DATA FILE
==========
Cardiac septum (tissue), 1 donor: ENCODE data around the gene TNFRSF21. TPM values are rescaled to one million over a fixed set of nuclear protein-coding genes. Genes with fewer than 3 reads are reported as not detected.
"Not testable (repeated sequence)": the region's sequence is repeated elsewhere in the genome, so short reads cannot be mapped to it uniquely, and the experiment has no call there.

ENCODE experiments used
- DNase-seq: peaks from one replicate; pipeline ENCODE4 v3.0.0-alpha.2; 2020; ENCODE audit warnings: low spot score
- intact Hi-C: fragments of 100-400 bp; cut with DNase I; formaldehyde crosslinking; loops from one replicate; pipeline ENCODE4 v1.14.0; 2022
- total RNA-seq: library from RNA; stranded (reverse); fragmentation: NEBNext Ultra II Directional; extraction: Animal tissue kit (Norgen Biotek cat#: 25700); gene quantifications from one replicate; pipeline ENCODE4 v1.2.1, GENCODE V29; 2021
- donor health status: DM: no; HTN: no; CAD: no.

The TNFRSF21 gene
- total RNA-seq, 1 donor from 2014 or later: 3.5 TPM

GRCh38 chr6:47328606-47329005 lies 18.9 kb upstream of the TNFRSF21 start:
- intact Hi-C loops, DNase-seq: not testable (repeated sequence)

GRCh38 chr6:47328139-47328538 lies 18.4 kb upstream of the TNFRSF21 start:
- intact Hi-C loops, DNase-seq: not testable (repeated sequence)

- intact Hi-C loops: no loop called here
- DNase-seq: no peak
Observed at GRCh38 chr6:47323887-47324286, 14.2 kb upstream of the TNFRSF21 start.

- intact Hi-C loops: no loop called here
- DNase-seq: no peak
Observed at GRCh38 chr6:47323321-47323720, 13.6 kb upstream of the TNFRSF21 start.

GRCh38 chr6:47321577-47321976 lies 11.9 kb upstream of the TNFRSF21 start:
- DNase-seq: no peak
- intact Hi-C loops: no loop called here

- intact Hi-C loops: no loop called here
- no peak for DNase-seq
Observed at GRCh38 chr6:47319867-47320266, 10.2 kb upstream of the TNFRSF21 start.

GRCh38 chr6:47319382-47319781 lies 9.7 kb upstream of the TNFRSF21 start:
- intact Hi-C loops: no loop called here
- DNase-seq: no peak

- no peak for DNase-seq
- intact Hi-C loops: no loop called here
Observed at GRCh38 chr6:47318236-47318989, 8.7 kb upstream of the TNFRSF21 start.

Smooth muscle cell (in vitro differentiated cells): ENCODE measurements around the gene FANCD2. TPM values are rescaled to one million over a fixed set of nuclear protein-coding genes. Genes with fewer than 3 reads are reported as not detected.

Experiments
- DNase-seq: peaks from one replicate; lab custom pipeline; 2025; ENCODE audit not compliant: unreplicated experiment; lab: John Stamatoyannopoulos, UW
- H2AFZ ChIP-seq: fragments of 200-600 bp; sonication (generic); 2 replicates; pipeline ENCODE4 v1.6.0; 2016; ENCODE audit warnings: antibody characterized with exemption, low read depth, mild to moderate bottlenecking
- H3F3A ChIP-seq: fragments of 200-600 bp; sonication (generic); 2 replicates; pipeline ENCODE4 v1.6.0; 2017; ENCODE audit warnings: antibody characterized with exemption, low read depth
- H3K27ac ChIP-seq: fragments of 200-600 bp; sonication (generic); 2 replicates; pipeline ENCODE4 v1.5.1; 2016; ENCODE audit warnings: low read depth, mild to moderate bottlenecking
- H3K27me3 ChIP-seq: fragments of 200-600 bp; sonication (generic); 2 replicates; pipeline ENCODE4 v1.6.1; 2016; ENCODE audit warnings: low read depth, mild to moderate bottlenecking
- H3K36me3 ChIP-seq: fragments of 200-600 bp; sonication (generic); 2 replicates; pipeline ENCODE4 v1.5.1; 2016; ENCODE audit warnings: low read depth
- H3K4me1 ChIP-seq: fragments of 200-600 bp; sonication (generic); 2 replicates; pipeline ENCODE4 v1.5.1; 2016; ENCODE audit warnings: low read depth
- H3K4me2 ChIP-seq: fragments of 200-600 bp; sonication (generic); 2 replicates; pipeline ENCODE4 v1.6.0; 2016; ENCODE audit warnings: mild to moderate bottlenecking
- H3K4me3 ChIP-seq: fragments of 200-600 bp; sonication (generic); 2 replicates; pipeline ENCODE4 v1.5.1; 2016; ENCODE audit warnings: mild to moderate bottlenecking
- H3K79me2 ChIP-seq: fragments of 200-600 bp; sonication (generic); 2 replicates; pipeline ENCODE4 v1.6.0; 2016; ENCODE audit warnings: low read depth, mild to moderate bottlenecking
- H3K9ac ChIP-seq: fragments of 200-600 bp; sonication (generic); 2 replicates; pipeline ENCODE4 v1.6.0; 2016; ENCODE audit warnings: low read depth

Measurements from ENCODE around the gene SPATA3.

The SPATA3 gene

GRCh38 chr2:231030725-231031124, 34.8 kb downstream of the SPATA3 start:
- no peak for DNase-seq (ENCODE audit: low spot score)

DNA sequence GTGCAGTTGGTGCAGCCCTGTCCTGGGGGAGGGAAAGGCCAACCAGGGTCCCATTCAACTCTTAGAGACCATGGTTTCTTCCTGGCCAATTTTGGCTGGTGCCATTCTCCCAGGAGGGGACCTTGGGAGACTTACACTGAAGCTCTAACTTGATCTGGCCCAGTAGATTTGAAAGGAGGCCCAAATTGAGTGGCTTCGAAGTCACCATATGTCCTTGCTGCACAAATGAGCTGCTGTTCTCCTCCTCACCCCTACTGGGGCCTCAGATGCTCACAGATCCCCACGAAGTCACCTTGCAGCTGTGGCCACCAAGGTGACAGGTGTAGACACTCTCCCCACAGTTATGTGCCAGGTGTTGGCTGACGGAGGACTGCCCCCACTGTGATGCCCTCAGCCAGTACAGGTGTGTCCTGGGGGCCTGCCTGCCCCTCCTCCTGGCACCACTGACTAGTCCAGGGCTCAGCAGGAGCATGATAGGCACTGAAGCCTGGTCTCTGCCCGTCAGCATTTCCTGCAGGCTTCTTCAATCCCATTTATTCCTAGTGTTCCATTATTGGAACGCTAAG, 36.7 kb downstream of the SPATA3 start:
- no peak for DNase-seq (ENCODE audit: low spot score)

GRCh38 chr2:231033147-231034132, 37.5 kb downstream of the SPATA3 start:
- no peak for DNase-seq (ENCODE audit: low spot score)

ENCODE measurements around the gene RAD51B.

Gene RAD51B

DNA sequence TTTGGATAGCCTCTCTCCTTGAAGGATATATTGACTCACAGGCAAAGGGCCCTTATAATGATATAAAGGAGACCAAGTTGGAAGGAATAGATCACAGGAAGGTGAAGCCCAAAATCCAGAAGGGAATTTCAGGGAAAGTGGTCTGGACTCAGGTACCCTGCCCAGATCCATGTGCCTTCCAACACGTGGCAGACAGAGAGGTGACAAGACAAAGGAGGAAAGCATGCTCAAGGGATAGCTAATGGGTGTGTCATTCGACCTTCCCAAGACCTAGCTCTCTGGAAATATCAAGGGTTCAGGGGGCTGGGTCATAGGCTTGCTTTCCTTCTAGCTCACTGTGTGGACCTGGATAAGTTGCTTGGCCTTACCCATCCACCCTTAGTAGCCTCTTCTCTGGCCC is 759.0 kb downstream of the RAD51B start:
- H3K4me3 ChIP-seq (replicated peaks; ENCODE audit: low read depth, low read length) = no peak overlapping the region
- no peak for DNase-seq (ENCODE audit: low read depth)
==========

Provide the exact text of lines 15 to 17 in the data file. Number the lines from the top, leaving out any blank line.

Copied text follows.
- DNase-seq: no peak
Observed at GRCh38 chr6:47323887-47324286, 14.2 kb upstream of the TNFRSF21 start.

- intact Hi-C loops: no loop called here